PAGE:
One reason for hygiene

You need hygiene because:

Only superstars on their highest alert level [while writing macros] get things right all the time.


That said, hygiene alone isn’t a cure-all for writing predictable macros. If you don’t understand what you are doing, thoroughly; you will screw up eventually. “Thar be dragons here” as someone once warned on the PLT list.

(via PLT)

4 thoughts on “One reason for hygiene”

  1. Hi Pascal,

    Thanks for posting. I am not totally sure why you think this is just about fear, uncertainty, and doubt; so let me elaborate.

    First, I am only talking about Scheme here. I don’t have enough experience with Common Lisp to criticize it. That is why I only tagged this post with ‘Scheme’ ‘Macro’.

    Second, in Scheme; it is pretty easy to screw up macros even when they are hygienic. It takes thoughtfulness and expertise. I have experienced this. Once you start getting into “interesting” macros; you need to be on top of your game.

    Third, let me elaborate on why I agree with the quote (note that I included the relevant part from the source). There are a number of ways to avoid solve the problem that hygienic macros solve in Scheme; (and of course I can’t remember the post on the Bigloo list that talks about all of them. Additionally, my CL friend explained to me how you address avoid name clashes in macros there; so I have a sense of what you mean on your website when you say it is easy to avoid.) and I think that the programmer ought not have to deal with avoiding name clases himself because he has other concerns to deal with. Period, it is pretty simple. Why worry about it if the macro compiler can do it for you?

    Pascal, you shared what you think; now please share why you think it in regards to this post :).

  2. I have argued with Matthias Felleisen about macro hygiene before, and I am pretty sure that he considers his comments about unhygienic macro systems to be much more generally applicable than you do.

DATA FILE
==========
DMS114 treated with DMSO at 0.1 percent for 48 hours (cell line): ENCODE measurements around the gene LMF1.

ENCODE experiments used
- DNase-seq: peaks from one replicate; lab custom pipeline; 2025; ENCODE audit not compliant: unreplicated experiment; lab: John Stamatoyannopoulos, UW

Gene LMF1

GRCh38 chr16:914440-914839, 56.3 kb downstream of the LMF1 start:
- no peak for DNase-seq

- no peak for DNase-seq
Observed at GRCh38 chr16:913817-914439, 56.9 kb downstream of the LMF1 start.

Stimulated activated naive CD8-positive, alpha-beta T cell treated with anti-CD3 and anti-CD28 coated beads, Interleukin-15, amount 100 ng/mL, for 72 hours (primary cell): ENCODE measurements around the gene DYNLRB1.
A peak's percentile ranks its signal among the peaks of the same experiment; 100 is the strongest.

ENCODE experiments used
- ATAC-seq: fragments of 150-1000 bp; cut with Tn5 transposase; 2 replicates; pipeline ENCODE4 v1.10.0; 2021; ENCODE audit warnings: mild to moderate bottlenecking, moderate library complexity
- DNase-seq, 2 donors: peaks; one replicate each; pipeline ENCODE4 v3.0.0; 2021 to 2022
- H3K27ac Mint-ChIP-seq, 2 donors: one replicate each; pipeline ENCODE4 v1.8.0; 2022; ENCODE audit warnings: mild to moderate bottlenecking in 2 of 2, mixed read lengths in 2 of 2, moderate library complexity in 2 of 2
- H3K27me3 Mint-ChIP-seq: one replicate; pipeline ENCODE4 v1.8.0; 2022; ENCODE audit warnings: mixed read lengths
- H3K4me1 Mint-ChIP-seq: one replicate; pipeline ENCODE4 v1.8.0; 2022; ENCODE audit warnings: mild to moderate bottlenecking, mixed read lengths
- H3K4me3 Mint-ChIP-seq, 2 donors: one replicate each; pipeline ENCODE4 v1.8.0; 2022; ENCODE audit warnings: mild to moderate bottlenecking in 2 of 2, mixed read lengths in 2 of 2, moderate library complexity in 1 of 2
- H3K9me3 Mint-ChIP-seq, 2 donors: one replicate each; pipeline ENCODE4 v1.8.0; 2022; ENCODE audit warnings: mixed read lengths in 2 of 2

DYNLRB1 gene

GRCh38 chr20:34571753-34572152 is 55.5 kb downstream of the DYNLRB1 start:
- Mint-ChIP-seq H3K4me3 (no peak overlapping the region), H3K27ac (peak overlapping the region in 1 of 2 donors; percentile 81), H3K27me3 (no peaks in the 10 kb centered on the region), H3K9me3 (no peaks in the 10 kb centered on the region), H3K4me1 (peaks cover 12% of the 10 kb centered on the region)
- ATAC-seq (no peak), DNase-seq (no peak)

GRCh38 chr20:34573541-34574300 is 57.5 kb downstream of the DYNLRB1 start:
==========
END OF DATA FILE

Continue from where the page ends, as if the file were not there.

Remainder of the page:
I have looked at the examples in the PLT mailing list (in the thread that you refer to), and it is the case that the particular examples shown there are simply non-issues in Common Lisp. You can write the macros exactly in the straightforward way, and you won’t get the problems Matthias and others think you should get. They argue in the same way that defenders of static type systems argue, and my response is the same as the response of defenders of dynamic type systems: I simply don’t have the problems I am ‘supposed’ to have. (And Matthias’s anecdote is quite lame, IMHO.)

    If all were equal, I wouldn’t object to the macro compiler taking care of macro hygiene for me. However, not all is equal: Syntax-rules and syntax-case require a different style of implementing macros, and as a matter of taste, I simply prefer Lisp-style macros because they better reflect my way of thinking about macros. Furthermore, in Common Lisp, I get a couple of features in the macro system which I don’t get so easily in Scheme macro systems, like lexical environments and macroexpand / macroexpand-1 operators, symbol macros, easy integration with setf, and so on. (Yes, R6RS also adds some of those, but not as elegant as in Common Lisp. IMHO.)

    In short, there is a trade-off here, and the extra features I get in the Common Lisp macro system excite me much more than the automatic hygiene syntax-rules and syntax-case provide. (And I really do understand the subtleties of macro hygiene, I can easily create examples in Common Lisp that would _actually_ be problems in this regard…)

  3. I see. Thanks for elaborating Pascal.

    CL is on my list to learn and I am pretty interested since Scheme is the only Lisp that I have learned well.

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